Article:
Luigi BOCCHERINI (1743 - 1805)
Flute Quintets Op.55
Michael Faust (flute) Auryn
Recorded February 12 -15 1996
Sendesaal. Germany. DDD cpo 999 382-2
The six Quintets for Flute and String Quartet on this CPO disc were written
around 1797. Probably economic needs as much as artistic imperatives prompted
their writing. The Italian composer was living in Madrid and using a Paris
publisher to feed his public a prolific but repetitious diet of the chamber
music scores his mainly middle class customers had wanted. As they became
less in demand he continued to write but not publish and struggled to make
a living. One of his richer Royal patrons died and Boccherini found that
isolation and a lack of challenge had caused his work to stagnate stylistically.
He died in poverty a few years later. There is a suggestion that the Quintets
were written hoping that they would provide contact with titled patrons in
Madrid through a noted oboist friend of Boccherini's who had entrée
to these circles.
The Quintets were specifically written for either Flute or Oboe - a not uncommon
practice at the time. Many purchasers of the published scores of the time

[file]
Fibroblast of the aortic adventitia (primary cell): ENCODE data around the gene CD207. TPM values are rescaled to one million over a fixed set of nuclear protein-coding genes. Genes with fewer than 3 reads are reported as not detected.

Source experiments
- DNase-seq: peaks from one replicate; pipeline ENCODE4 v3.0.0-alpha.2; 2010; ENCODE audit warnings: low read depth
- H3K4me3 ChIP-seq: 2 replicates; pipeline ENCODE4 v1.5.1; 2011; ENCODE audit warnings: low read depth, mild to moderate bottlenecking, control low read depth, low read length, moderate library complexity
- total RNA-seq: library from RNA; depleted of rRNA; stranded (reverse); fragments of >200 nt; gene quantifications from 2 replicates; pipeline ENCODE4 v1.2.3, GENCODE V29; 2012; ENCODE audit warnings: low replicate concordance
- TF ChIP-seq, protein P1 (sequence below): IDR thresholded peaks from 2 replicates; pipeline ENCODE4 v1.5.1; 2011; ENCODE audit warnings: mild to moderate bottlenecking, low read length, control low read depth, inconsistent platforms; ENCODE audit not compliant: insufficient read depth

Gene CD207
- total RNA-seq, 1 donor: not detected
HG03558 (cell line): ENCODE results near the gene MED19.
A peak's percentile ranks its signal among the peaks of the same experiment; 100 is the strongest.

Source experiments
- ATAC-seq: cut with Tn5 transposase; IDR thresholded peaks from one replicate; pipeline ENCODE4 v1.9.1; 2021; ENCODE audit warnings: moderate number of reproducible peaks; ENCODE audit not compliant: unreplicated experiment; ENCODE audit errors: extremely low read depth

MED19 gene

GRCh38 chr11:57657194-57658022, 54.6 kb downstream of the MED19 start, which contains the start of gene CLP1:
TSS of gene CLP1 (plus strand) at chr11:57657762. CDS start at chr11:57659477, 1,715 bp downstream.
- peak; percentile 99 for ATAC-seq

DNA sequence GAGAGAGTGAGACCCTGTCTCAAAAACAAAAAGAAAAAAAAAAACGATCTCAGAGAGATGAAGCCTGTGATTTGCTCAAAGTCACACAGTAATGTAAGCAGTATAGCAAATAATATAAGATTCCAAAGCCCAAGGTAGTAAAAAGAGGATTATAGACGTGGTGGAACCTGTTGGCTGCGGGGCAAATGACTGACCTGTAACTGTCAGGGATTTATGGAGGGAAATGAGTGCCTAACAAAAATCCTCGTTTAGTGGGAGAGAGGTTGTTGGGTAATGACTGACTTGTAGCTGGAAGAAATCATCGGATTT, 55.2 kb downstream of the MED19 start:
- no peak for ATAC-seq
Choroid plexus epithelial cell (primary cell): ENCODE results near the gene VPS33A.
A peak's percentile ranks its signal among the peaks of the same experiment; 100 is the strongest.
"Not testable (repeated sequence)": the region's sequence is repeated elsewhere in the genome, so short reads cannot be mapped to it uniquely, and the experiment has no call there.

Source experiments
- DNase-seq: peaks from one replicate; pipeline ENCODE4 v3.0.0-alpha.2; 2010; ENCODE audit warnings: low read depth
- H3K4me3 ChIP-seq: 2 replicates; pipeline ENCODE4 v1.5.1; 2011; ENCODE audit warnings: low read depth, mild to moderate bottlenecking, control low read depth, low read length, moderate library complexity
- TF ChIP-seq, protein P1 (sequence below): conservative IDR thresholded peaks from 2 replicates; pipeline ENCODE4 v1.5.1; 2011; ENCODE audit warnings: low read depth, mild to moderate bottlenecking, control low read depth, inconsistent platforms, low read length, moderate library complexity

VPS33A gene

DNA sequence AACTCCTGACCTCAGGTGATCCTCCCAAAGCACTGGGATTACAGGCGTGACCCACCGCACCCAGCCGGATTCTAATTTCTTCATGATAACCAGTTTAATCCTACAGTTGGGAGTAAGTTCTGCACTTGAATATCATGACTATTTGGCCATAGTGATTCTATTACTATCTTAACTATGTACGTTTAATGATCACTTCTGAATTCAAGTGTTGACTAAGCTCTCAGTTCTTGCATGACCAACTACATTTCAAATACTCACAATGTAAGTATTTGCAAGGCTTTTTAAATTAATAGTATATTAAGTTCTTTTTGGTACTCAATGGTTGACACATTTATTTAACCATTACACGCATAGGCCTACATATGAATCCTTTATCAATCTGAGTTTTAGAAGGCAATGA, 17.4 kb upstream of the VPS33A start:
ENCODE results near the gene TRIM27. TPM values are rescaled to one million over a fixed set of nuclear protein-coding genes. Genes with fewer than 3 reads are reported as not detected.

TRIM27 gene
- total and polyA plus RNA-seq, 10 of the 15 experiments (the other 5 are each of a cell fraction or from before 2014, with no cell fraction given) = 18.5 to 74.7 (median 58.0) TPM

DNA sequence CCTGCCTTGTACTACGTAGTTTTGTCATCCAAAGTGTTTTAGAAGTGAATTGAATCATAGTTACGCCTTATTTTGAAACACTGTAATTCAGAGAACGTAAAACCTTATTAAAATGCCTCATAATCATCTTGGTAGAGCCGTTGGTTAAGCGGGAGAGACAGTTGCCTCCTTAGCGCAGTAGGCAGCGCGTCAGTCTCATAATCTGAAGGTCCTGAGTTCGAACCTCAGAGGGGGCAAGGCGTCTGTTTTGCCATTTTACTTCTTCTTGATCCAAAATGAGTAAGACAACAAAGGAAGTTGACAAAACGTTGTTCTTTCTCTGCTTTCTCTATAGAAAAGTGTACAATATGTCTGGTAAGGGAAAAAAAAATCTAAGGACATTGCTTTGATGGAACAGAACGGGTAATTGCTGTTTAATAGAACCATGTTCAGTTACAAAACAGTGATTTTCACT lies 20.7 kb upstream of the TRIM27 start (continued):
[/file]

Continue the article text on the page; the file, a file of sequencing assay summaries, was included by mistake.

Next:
were amateur performers and an option such as that would presumably increase
the potential market for a piece of work.
There is an inevitable sameness - which is not the same thing as monotony
- about the works, due mainly, I believe, to the limited dynamic range heard.
The flute, because of its very nature, cannot dominate the sound in a small
ensemble so even though the flute is busy throughout and one is always aware
of its presence, there is never the feeling of a "flute plus strings". There
is nothing very fast, nothing very slow and no memorable melodies emerge.
As an established String Quartet one expects the Auryn to blend together
well and the balance of the ensemble with the extra instrument and the way
the engineers have captured it, without resorting to "close-ups" is first
- rate. Michael Faust, the German flautist, has a lovely warm tone and his
phrasing and breath control are exemplary.
No doubt few potential buyers would play the six works one after the other
but rather dip into them as the need calls.
They will find undemanding, attractive music, easy on the ear, impeccably
played and well recorded. The earth will not move while you listen but the
time will pass pleasantly.